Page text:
La Maréchale d’Aubemer, Nouvelle du XVIIIème Siècle, or The Widow of Field Marshal d’Aubemer: A Novella of the 18th Century, posthumously published in 1867, is a novel by the author and memoirist Madame de Boigne, born Adélaïde d’Osmond (1781-1866). Mine is the first English translation, available here for the first time anywhere.
In Chapter 9, Henri d’Estouteville helps Lionel de Saveuse hatch a plan. Perhaps he has one of his own?
THE WIDOW OF FIELD MARSHAL D’AUBEMER: A NOVELLA OF THE 18TH CENTURY
Plans for Strategic Gallantry
Hardly had he returned to Paris when Lionel hastened to keep his engagement to attend the exquisite luncheon — to which invitations were highly sought after by all the most elegant young men — that Henri d’Estouteville gave on Mondays. The habitual guests were a little startled by this new recruit, but d’Estouteville was their king and could be permitted any eccentricity. The luncheon finished, Lionel expressed his regret at not being able to attend the next one. He was going away.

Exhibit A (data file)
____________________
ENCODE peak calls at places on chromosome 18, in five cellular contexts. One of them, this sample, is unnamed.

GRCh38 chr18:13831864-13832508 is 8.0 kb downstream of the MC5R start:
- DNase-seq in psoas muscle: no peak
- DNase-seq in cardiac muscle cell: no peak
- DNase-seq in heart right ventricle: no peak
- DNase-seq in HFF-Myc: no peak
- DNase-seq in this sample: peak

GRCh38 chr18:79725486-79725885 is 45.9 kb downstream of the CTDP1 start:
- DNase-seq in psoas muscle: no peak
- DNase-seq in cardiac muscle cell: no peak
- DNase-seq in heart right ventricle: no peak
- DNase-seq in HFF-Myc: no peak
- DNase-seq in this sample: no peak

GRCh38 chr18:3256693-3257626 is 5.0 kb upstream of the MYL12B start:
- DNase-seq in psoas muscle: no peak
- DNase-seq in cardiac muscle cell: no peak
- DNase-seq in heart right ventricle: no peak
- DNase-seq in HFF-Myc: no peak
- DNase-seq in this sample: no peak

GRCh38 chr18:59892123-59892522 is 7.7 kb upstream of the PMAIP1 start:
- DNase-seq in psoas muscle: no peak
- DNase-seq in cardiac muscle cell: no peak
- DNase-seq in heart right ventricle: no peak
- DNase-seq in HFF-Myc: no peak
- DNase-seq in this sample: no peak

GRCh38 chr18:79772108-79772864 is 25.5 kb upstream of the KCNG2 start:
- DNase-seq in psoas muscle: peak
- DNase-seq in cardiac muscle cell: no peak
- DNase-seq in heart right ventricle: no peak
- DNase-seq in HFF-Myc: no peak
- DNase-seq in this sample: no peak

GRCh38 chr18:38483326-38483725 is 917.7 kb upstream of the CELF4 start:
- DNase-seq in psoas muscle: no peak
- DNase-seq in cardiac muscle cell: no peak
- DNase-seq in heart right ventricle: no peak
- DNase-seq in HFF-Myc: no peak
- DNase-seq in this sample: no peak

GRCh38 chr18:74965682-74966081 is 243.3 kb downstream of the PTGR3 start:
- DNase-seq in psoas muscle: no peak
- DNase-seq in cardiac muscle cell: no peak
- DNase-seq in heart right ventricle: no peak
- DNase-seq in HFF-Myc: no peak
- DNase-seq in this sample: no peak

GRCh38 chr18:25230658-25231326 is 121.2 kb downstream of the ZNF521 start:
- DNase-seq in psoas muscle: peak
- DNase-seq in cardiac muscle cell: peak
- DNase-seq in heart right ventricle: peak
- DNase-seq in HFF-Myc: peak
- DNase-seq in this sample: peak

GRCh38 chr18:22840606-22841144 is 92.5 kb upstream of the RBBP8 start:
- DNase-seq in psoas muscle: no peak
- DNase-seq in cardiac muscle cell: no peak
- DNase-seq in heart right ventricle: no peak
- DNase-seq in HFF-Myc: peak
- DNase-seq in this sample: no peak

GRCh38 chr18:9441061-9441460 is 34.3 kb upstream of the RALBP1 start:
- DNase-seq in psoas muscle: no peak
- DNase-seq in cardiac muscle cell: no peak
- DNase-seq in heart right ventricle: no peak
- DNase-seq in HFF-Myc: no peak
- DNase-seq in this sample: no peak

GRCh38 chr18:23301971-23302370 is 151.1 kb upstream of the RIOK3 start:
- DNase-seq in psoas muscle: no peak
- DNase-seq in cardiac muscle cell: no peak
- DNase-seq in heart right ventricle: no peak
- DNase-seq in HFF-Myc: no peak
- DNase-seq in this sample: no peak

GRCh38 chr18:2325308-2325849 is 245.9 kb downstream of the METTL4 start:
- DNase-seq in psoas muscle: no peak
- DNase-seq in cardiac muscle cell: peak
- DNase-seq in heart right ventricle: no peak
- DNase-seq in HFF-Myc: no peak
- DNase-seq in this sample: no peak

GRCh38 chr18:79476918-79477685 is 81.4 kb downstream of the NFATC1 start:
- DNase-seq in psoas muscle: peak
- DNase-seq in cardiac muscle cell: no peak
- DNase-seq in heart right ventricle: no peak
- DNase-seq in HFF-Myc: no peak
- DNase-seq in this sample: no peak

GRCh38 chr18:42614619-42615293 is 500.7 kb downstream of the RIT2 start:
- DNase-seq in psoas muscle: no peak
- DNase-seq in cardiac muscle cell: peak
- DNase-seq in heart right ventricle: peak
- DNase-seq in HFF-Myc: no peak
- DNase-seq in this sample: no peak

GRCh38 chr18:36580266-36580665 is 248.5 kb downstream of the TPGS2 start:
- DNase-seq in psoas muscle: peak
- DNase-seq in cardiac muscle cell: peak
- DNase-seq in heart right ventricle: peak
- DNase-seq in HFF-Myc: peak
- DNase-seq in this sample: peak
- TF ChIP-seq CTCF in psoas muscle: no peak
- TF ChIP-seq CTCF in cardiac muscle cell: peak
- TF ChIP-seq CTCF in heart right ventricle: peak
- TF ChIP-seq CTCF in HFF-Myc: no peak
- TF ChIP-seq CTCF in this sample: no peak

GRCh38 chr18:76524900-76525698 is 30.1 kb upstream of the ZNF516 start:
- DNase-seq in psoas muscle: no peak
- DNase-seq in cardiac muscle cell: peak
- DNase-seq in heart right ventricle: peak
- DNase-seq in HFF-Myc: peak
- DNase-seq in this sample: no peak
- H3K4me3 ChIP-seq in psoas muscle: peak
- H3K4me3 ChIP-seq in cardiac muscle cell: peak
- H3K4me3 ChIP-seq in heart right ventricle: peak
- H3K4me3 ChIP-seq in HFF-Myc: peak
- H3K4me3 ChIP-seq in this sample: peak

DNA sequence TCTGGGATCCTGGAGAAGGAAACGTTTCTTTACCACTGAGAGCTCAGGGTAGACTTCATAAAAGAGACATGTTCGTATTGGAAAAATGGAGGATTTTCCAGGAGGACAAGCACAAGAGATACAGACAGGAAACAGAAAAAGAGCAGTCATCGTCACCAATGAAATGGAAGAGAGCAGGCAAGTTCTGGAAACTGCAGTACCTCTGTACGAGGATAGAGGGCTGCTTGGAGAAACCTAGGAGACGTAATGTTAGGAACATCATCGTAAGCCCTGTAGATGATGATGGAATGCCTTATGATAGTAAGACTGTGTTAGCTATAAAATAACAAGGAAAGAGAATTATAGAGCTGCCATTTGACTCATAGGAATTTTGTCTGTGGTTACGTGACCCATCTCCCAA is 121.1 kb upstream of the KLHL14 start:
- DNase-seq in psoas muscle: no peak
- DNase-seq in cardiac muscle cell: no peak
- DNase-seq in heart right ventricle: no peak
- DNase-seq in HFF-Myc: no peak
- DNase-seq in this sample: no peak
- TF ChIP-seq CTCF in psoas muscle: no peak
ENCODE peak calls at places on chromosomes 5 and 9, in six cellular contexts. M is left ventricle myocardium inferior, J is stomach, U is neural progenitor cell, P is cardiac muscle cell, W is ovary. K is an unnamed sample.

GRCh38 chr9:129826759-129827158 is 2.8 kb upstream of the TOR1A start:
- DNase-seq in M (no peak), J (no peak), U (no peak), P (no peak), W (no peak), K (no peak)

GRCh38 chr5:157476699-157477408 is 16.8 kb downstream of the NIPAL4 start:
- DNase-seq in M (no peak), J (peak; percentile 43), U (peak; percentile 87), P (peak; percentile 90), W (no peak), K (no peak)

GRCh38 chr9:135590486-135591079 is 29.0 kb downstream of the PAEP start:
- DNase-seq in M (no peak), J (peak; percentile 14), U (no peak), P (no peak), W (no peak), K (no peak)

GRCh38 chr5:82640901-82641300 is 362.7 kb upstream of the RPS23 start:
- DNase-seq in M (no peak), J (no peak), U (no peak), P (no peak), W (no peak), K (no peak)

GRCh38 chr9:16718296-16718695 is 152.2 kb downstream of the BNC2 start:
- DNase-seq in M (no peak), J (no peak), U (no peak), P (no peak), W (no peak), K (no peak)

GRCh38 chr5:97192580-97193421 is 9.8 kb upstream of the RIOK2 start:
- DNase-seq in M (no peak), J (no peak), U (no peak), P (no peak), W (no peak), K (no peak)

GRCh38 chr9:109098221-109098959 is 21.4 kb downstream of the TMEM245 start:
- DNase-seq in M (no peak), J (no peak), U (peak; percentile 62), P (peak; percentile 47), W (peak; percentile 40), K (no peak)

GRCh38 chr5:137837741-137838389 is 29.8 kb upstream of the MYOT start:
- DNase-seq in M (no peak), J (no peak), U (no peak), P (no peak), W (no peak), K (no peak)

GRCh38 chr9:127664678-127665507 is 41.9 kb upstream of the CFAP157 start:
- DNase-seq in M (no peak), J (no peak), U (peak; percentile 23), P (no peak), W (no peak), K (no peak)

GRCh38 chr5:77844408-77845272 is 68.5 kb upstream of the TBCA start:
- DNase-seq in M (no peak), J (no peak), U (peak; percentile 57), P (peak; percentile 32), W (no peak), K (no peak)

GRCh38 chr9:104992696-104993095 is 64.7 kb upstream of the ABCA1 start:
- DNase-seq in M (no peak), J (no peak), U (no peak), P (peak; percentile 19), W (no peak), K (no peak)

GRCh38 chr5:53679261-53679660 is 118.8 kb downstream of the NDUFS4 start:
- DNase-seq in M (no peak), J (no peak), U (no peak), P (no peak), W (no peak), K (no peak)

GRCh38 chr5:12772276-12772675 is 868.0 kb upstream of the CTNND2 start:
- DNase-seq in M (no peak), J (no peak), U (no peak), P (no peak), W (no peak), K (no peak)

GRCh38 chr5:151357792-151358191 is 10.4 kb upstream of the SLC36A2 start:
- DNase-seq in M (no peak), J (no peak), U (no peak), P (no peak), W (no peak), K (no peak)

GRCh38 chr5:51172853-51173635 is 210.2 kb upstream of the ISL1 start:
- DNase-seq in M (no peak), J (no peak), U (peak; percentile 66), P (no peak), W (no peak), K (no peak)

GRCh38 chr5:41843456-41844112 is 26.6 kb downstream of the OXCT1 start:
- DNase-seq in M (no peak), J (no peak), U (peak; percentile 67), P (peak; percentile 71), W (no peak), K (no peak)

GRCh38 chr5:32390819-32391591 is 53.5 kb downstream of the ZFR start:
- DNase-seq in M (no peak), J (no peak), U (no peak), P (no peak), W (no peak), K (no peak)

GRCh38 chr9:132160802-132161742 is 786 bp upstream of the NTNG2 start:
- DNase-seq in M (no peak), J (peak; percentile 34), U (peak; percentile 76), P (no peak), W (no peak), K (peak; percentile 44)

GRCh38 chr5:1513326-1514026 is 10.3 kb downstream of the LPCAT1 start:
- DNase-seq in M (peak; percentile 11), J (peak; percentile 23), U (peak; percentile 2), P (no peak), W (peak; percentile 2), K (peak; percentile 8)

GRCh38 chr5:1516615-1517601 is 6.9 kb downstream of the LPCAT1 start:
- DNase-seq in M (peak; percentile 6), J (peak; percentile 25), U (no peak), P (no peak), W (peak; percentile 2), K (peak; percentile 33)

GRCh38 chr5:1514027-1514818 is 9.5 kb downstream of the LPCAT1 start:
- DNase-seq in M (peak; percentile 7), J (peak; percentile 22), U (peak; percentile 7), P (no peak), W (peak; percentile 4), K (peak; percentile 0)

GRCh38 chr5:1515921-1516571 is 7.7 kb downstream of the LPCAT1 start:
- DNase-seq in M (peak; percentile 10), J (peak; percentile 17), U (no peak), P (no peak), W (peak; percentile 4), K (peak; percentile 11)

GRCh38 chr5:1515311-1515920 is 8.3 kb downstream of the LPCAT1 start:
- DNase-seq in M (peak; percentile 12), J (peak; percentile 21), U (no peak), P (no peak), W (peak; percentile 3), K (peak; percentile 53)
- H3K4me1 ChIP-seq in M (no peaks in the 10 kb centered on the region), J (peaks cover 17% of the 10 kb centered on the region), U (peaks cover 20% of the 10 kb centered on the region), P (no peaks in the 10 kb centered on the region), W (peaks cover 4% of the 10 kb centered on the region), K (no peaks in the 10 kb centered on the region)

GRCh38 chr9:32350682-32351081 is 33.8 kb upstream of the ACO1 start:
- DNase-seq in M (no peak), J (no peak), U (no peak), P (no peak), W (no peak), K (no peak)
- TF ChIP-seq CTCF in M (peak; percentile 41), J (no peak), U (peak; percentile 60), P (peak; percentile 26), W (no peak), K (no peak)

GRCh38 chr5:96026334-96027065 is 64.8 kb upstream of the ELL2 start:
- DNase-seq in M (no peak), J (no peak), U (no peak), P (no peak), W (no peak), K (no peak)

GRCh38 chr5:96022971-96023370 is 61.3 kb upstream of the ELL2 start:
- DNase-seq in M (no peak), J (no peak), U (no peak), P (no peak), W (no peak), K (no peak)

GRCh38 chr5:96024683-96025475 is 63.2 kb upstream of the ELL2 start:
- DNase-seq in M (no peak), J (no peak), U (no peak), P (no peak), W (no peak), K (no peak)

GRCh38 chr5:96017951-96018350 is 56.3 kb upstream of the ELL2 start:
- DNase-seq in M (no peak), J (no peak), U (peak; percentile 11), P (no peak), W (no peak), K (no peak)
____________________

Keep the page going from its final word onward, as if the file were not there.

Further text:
“Where are you going?” inquired Henri casually.
“To take Mme de Saveuse back to her mother, but I shall come back immediately after for important business that will keep me here for a long time.”
Henri looked at Lionel fixedly with a sort of bantering amazement that began to embarrass him. Then, throwing himself back in his chair, he broke into laughter: “You have important business in Paris and you take Mme de Saveuse back to Limousin! Oh, country innocence! You are nowhere more evident than in this! Truly, old chap, I thought you were really one of us. But you see, gentlemen, we insulted his ingenuousness in thinking him so clever.”